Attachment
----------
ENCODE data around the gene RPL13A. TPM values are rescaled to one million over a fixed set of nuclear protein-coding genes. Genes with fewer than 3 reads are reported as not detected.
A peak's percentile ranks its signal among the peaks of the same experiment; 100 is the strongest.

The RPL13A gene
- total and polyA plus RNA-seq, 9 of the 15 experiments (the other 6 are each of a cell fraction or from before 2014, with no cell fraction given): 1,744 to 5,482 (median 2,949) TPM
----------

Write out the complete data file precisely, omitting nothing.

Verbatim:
ENCODE data around the gene RPL13A. TPM values are rescaled to one million over a fixed set of nuclear protein-coding genes. Genes with fewer than 3 reads are reported as not detected.
A peak's percentile ranks its signal among the peaks of the same experiment; 100 is the strongest.

The RPL13A gene
- total and polyA plus RNA-seq, 9 of the 15 experiments (the other 6 are each of a cell fraction or from before 2014, with no cell fraction given): 1,744 to 5,482 (median 2,949) TPM